Looking south along the beach to the St Fergus gas terminal. North along the beach is Fraserburgh and I think the beach itself is something like 11 miles long.

Crovie - and a more photogenic phone box

Crovie (pronounced Crivie) is definitely worth visiting. It's a former fishing village, now mostly (sadly) holiday homes I believe.

It's got an ever steeper road to it than Pennan has, and half way down there's a car park for visitor's cars, as only folk who are staying there are allowed to take their cars right down. There's not a lot of parking space at the bottom, and I can see why some folk have built garages up near the car park.

There's a viewpoint at the car park, and that's where these first 2 photos were taken from.

This one shows the path round the cliff base to Gardenstown.

The phone box in Crovie is definitley more photogenic than the one in nearby Pennan, even if the Pennan one is more famous!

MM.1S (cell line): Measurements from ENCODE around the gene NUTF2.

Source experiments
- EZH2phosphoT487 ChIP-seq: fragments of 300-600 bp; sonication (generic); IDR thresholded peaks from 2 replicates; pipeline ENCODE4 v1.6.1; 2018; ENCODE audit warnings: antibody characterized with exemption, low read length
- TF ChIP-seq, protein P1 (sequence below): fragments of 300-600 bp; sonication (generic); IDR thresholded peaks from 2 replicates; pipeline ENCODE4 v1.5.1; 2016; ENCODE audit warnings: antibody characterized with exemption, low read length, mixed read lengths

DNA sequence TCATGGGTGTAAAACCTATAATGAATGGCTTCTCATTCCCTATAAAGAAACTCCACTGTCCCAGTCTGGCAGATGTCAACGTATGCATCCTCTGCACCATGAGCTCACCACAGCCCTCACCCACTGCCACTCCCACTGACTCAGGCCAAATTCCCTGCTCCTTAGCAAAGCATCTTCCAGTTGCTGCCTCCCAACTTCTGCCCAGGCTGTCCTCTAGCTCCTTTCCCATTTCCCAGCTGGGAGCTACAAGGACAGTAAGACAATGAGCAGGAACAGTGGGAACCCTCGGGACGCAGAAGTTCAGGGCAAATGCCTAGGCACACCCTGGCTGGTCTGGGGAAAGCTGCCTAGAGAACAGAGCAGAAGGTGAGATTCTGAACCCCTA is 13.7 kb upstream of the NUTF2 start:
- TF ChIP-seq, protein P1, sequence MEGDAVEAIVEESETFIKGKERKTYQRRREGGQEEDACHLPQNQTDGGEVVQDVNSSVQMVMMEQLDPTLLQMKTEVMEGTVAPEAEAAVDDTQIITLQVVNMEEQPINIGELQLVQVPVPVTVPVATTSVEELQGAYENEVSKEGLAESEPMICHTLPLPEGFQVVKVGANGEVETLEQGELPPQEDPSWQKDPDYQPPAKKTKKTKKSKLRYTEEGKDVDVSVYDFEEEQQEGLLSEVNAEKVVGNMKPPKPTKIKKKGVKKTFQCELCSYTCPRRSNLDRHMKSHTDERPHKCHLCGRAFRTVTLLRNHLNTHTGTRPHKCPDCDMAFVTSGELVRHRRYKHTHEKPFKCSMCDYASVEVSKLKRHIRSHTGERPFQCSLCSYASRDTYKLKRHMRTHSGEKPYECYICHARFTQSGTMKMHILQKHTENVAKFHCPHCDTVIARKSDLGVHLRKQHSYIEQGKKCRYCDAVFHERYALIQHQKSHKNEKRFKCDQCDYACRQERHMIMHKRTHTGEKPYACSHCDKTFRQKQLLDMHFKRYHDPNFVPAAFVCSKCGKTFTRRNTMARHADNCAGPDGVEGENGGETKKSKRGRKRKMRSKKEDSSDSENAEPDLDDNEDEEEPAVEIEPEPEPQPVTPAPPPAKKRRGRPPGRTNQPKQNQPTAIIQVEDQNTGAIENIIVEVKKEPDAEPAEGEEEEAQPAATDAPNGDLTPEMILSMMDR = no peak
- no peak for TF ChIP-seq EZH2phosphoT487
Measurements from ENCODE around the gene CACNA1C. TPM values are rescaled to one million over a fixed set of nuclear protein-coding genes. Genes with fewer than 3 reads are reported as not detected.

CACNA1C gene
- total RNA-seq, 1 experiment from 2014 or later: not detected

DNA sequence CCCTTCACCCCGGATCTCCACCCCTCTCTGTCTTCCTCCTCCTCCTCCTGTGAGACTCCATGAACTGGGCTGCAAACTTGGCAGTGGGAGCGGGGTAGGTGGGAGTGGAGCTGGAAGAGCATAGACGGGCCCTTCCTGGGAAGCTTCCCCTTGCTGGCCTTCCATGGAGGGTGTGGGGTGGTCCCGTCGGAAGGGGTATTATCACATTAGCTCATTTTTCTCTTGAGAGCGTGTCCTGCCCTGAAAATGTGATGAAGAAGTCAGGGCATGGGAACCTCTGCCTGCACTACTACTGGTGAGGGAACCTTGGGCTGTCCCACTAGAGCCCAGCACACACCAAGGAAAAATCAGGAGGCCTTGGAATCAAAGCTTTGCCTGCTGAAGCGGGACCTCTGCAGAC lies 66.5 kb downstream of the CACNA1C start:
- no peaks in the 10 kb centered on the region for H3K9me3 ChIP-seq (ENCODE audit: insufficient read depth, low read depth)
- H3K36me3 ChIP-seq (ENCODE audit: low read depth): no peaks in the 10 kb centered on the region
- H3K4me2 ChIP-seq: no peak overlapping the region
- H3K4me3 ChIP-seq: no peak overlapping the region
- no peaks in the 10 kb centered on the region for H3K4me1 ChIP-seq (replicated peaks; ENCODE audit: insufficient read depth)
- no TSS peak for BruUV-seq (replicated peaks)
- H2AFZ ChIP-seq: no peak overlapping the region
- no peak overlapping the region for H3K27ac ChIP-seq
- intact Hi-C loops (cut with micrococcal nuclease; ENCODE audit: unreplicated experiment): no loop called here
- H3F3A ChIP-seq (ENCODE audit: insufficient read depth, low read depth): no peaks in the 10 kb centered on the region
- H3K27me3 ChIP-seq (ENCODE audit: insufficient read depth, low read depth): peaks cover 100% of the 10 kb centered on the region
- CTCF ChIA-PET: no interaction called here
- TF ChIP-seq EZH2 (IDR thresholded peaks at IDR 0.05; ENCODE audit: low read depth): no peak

These 2 cottages are new ones, but built in the old style to fit in with the rest of the village. I really fancied the one on the left, with that big window....  Actually, I really fancied at least a third of the cottages in Crovie!!!

The village is full of character, and seems more 'looked after' than Pennan. They also seem to be more inventive in their use of available space (of which there isn't much!) with little gardens carved out where possible, and houses generally having a sea view (and a great one at that - I can imagine it must be pretty impressive in stormy weather.)

The strip of land at the cliff base which the village is built on is even narrower than that of Pennan, so there is no room for a road down there at all. Instead there's a path along the front of the cottages - and most people seem to have wooden wheelbarrows to transport things like their shopping and bin bags in. Again, the wooden wheelbarrows were a picturesque addition to the village, unlike a lot of metal wheelbarrows would have been. I unaccountably managed to miss photographing any wooden wheelbarrows filled with bin bags though.... 

I'd really love to visit Crovie in stormy weather some day.

Friday, 28 January 2011

Pilgrimage to Pennan